If only. Since I can’t time travel, I pass my knowledge on to today’s struggling youth. Who knows? Maybe it can help somewhere along the way. Knowing what I know now, it’s the emotional scars of being bullied that last the longest, that potentially cause the most damage. And, knowing what I know now, keeping your head held high and moving forward with your life is a great way of starting the process of healing those emotional scars. Bullies win only if you let them.
There was a very sobering video posted today on the facebook blog page, courtesy of Wipe Out Suicide and Wipe Out Homophobia. Sobering because it was a mother telling how her 5-year-old son had been bullied to the point where he wanted to die. Five years old!!! There can’t be a more resounding wake-up call than that.The story of 5-year-old Aden is both heartbreaking and familiar. Heartbreaking, for obvious reasons. When you have anyone feeling so much emotional pain because of the actions of a few people who carelessly abuse them because they are “different”, that’s a problem. When you have a 5-year-old saying he wants to die because of the treatment he’s getting, that’s a 5-alarm blaze.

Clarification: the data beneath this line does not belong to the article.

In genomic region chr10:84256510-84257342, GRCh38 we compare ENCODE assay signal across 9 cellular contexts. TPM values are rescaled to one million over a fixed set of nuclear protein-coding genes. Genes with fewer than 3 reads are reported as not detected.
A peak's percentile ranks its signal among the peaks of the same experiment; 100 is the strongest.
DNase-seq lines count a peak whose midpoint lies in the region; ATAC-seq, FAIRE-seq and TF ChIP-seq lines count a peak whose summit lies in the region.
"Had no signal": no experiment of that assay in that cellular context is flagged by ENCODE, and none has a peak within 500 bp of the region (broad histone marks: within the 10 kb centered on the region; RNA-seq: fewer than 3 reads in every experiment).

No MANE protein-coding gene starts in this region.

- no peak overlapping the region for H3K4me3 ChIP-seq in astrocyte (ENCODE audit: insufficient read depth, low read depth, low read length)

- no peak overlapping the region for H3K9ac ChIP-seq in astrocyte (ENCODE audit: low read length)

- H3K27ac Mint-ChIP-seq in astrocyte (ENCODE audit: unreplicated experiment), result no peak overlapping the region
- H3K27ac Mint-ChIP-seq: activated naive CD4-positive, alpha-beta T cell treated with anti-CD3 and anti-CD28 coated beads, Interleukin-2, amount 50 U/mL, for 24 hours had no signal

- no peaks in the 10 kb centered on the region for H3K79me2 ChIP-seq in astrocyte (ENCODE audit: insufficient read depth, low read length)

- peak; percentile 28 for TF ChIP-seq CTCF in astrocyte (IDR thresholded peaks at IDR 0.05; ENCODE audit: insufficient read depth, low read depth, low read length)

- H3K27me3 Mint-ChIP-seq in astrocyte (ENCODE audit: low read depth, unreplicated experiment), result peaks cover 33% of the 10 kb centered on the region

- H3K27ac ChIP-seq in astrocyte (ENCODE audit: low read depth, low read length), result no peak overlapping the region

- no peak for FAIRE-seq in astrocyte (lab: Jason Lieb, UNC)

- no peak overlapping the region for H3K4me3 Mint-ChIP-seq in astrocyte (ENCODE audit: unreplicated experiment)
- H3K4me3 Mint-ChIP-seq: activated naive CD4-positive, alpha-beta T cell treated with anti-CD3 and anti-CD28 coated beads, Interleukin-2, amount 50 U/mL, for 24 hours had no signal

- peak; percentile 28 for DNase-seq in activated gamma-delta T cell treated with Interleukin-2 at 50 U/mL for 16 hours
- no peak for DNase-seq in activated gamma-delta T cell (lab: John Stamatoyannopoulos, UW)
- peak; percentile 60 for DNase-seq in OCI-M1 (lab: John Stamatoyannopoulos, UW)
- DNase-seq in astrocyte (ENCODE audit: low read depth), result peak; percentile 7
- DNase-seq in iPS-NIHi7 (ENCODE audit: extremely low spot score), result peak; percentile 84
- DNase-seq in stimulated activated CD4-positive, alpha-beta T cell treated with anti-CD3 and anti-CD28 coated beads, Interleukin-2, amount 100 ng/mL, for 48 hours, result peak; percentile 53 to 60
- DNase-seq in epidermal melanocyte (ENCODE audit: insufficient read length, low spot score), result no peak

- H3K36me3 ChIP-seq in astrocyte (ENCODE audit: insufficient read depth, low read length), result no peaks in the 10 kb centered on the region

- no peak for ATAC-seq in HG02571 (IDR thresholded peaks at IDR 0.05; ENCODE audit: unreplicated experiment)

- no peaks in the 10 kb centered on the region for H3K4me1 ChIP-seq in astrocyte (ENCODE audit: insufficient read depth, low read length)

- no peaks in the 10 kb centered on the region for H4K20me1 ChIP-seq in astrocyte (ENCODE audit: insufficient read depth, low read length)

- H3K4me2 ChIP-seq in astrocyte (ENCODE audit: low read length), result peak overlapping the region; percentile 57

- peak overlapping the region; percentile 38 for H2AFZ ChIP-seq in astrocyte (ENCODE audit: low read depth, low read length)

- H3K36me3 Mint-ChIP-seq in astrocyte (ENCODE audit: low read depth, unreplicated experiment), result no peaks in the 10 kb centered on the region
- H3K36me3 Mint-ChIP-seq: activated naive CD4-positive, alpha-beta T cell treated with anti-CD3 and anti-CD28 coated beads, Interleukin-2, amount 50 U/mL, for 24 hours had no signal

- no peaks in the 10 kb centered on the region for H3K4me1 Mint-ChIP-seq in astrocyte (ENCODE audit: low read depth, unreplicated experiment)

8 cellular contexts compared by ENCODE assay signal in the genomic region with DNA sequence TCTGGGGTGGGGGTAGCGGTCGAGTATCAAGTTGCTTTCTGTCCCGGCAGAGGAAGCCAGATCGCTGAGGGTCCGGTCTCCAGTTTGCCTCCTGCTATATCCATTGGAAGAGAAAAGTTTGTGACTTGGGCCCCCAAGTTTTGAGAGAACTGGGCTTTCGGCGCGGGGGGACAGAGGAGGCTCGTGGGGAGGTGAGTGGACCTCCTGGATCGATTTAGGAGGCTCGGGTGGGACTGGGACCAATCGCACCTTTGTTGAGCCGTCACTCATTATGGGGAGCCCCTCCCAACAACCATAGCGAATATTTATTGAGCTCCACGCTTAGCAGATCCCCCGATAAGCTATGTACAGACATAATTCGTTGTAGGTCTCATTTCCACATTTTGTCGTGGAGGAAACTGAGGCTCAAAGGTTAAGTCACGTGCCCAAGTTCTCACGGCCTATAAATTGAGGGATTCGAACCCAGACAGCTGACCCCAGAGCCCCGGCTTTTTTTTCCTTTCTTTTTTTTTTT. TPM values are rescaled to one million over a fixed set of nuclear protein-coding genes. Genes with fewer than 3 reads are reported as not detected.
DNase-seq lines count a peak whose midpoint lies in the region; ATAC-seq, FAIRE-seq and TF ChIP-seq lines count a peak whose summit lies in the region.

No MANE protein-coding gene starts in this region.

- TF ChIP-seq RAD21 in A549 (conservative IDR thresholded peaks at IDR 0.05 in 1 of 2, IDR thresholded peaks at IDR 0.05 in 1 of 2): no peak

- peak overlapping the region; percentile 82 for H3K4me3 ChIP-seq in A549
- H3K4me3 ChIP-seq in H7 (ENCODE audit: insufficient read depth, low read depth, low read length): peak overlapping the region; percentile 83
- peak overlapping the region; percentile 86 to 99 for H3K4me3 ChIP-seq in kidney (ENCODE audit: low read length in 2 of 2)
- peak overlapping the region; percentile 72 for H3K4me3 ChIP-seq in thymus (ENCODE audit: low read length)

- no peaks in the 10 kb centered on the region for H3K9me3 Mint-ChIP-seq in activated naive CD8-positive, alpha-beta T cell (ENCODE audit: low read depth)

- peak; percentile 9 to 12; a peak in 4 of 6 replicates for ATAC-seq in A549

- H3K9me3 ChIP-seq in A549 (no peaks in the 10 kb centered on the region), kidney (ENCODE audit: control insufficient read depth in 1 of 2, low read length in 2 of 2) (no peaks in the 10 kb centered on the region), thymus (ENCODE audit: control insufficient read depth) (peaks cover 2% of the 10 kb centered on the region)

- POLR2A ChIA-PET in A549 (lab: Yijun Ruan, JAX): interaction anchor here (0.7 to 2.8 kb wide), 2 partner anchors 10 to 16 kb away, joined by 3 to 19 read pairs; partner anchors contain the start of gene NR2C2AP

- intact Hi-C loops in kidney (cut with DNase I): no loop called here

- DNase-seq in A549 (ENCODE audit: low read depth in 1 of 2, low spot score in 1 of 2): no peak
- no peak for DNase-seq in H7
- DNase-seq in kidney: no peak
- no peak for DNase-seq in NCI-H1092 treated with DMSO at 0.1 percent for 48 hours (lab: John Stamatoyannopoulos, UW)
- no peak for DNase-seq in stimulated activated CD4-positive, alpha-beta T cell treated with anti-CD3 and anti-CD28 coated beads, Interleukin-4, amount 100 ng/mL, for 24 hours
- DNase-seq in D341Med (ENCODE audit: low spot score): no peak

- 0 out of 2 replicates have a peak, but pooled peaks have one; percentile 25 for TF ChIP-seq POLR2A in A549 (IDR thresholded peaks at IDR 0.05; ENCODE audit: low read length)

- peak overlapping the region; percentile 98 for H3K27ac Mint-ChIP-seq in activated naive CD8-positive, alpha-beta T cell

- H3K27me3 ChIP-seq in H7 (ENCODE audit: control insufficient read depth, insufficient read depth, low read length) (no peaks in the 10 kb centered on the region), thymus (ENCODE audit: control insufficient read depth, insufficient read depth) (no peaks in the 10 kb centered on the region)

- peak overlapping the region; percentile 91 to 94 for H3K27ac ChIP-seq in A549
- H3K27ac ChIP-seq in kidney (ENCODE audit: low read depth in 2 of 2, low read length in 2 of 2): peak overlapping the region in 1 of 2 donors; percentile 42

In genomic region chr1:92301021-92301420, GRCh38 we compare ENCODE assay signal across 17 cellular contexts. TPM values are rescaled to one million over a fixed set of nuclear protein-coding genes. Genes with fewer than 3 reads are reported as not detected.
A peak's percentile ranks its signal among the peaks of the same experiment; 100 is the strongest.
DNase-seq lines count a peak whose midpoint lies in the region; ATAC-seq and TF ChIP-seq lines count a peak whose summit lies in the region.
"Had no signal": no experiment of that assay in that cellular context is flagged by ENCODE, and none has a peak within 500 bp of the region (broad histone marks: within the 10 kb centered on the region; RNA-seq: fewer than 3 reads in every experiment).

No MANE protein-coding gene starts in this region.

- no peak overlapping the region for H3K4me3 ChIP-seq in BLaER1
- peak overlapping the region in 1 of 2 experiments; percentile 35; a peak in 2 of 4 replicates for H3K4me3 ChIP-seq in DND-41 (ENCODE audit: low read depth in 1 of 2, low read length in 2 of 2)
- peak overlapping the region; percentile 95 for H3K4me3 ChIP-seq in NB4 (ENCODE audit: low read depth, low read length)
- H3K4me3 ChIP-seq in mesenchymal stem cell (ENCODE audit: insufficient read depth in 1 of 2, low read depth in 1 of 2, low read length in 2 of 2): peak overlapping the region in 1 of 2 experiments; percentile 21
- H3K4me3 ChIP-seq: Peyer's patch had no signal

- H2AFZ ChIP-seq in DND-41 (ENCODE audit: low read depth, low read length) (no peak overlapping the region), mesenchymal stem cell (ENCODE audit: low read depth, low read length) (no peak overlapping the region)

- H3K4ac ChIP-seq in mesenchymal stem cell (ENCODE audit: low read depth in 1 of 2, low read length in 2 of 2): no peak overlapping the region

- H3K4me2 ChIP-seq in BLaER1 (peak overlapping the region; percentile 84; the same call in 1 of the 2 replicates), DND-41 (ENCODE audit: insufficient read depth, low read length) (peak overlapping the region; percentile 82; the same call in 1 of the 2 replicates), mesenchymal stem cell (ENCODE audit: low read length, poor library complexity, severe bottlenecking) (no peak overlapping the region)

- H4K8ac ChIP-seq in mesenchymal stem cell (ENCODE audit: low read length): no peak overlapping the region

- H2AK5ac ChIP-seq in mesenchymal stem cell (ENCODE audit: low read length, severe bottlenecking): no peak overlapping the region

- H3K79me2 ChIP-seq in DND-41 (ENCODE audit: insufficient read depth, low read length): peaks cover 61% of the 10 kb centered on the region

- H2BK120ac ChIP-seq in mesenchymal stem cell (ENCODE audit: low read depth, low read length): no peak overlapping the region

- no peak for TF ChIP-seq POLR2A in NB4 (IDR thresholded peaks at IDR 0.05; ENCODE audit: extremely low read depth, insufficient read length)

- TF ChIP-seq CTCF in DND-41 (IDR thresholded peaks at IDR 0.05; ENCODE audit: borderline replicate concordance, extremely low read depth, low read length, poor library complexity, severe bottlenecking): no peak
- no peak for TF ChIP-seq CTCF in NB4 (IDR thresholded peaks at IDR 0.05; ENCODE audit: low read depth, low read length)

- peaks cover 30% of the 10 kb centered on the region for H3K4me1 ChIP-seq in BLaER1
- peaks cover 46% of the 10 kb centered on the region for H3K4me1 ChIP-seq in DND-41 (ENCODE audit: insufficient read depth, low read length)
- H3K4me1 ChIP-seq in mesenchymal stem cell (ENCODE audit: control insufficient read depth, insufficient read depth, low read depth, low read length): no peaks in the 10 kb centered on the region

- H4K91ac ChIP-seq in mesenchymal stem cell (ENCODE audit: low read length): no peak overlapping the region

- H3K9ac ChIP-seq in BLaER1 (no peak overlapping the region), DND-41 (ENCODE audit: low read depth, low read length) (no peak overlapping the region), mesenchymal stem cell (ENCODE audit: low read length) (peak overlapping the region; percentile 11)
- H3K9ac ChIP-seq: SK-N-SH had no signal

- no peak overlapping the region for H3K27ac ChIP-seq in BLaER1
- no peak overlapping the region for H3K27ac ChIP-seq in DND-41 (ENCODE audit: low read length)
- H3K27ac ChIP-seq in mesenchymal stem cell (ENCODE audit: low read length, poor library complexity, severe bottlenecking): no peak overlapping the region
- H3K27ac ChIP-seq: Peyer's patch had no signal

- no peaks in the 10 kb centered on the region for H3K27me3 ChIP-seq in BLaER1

I could connect with this because Marty, my 23-year-old surrogate son, deals with the same issue. Like Aden, Marty is not your average Joe. He’s uniquely Marty. And, that’s okay. He’s highly intelligent, as I’m sure Aden is. He yearns to be accepted by his peers, like Aden; yet, because he’s perceived as different, it’s a constant challenge for him to gain acceptance . As a result, he struggles with social anxiety. Like Aden, all he yearns for is to be accepted, by his peers, by anybody…simply for being Marty. That’s not asking too much. Isn’t that what we all want? Sure it is. And, sadly, like Aden, Marty has voiced on occasions that “I don’t belong in this world”. I’ve worked hard for 3 1/2 years to show him that he’s wrong.